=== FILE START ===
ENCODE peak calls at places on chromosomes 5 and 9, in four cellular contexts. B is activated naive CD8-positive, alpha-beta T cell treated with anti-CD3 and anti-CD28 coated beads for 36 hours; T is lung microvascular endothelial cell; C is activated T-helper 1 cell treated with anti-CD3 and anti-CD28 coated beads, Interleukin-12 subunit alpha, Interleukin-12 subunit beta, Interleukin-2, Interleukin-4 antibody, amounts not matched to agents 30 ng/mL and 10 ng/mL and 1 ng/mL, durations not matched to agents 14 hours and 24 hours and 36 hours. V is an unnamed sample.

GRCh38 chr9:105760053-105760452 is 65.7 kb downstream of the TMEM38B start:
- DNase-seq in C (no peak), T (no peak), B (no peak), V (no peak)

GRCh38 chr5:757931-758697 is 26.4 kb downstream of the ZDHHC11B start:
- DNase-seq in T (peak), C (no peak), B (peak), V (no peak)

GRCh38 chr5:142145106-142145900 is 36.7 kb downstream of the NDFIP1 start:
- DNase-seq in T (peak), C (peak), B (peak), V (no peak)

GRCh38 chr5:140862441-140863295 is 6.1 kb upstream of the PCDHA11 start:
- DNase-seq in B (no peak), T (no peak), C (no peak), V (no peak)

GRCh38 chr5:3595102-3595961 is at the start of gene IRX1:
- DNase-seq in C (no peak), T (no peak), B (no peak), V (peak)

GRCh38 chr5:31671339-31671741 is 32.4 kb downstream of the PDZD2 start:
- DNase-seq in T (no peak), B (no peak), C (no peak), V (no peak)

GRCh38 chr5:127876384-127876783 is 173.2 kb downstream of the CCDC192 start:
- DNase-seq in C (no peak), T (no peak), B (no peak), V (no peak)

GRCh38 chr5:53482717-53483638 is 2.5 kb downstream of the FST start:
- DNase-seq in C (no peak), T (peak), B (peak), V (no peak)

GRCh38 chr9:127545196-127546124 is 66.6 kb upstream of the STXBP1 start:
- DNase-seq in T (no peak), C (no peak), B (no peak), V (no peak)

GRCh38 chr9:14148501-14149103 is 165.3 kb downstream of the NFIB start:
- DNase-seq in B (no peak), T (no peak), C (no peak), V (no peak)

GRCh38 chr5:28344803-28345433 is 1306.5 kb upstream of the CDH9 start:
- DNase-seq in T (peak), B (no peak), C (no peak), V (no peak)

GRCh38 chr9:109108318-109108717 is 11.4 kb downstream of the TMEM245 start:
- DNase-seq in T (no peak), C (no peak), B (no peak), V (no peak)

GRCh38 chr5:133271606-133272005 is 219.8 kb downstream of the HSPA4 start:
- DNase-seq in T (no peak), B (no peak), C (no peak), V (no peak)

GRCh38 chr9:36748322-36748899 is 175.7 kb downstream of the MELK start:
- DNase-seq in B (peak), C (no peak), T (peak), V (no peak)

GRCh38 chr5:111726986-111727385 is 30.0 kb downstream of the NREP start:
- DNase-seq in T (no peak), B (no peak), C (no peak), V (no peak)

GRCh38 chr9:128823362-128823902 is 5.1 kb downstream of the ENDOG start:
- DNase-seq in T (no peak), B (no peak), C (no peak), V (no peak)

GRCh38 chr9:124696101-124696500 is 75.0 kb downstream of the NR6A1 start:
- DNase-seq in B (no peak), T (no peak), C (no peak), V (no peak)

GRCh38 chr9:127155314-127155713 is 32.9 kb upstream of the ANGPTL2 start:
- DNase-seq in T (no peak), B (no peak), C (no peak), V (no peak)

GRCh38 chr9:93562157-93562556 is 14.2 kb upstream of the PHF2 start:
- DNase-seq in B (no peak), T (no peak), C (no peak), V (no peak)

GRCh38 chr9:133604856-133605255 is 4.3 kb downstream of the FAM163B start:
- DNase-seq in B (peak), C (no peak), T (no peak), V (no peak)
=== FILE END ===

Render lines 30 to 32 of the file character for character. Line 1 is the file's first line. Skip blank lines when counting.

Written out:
GRCh38 chr5:111726986-111727385 is 30.0 kb downstream of the NREP start:
- DNase-seq in T (no peak), B (no peak), C (no peak), V (no peak)

GRCh38 chr9:128823362-128823902 is 5.1 kb downstream of the ENDOG start: